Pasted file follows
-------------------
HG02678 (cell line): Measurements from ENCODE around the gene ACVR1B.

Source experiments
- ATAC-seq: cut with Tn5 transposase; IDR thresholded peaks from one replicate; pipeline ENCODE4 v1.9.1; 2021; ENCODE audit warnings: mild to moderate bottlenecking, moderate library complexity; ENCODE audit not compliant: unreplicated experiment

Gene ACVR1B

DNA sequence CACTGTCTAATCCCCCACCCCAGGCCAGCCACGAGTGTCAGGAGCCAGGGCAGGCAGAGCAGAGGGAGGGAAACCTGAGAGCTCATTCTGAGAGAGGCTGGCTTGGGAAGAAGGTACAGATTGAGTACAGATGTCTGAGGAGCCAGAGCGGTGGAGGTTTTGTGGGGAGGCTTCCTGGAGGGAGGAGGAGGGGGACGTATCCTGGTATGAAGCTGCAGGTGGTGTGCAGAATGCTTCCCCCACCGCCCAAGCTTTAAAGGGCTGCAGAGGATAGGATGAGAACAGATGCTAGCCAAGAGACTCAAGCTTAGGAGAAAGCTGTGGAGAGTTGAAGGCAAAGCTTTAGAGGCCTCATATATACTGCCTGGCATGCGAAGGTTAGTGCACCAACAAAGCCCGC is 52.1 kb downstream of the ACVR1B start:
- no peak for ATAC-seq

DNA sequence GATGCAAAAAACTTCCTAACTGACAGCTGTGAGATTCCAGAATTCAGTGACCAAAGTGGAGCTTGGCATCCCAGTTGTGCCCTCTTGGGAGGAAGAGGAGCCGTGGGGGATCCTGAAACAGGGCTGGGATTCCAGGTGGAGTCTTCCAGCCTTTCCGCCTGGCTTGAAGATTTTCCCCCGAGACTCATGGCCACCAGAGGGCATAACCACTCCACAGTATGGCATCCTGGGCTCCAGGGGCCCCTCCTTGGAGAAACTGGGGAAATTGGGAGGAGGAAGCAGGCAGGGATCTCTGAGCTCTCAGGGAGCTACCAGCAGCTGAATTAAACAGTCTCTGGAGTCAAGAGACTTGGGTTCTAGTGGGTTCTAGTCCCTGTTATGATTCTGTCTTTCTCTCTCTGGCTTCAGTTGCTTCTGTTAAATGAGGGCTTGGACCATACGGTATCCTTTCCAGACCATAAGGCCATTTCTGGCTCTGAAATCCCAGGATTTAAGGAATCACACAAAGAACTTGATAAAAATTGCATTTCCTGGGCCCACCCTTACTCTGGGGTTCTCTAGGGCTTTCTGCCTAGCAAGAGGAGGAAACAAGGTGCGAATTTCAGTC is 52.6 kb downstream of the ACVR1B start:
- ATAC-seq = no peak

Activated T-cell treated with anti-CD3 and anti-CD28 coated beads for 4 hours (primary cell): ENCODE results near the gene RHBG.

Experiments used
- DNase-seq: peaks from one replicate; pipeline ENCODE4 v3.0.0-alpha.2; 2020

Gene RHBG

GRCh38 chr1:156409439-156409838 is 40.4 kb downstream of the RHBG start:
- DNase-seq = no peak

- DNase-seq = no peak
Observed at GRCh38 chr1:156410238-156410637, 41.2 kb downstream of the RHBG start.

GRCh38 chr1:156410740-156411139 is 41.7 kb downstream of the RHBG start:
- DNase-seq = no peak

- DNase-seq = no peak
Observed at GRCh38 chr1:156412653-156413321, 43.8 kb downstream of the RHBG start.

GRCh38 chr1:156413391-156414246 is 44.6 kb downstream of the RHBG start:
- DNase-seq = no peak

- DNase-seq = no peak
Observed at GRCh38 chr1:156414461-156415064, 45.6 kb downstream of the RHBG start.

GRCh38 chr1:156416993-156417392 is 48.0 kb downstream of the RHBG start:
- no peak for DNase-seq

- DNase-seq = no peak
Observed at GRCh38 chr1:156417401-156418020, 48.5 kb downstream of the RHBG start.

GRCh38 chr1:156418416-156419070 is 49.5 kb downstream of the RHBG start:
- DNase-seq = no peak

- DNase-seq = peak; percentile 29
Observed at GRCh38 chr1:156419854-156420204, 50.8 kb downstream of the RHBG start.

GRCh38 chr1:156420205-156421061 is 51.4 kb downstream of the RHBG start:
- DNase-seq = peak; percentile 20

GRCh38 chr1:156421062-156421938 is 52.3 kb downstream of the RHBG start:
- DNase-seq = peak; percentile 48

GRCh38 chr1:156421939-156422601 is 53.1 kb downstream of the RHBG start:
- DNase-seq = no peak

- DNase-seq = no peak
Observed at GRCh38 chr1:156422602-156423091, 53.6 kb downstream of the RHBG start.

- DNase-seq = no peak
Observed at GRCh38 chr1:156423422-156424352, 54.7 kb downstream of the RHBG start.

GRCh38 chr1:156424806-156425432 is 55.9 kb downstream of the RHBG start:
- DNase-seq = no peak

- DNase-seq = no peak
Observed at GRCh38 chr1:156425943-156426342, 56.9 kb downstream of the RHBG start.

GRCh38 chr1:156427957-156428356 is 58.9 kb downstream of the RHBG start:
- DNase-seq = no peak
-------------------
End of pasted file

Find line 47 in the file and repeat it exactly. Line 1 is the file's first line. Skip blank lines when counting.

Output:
GRCh38 chr1:156427957-156428356 is 58.9 kb downstream of the RHBG start: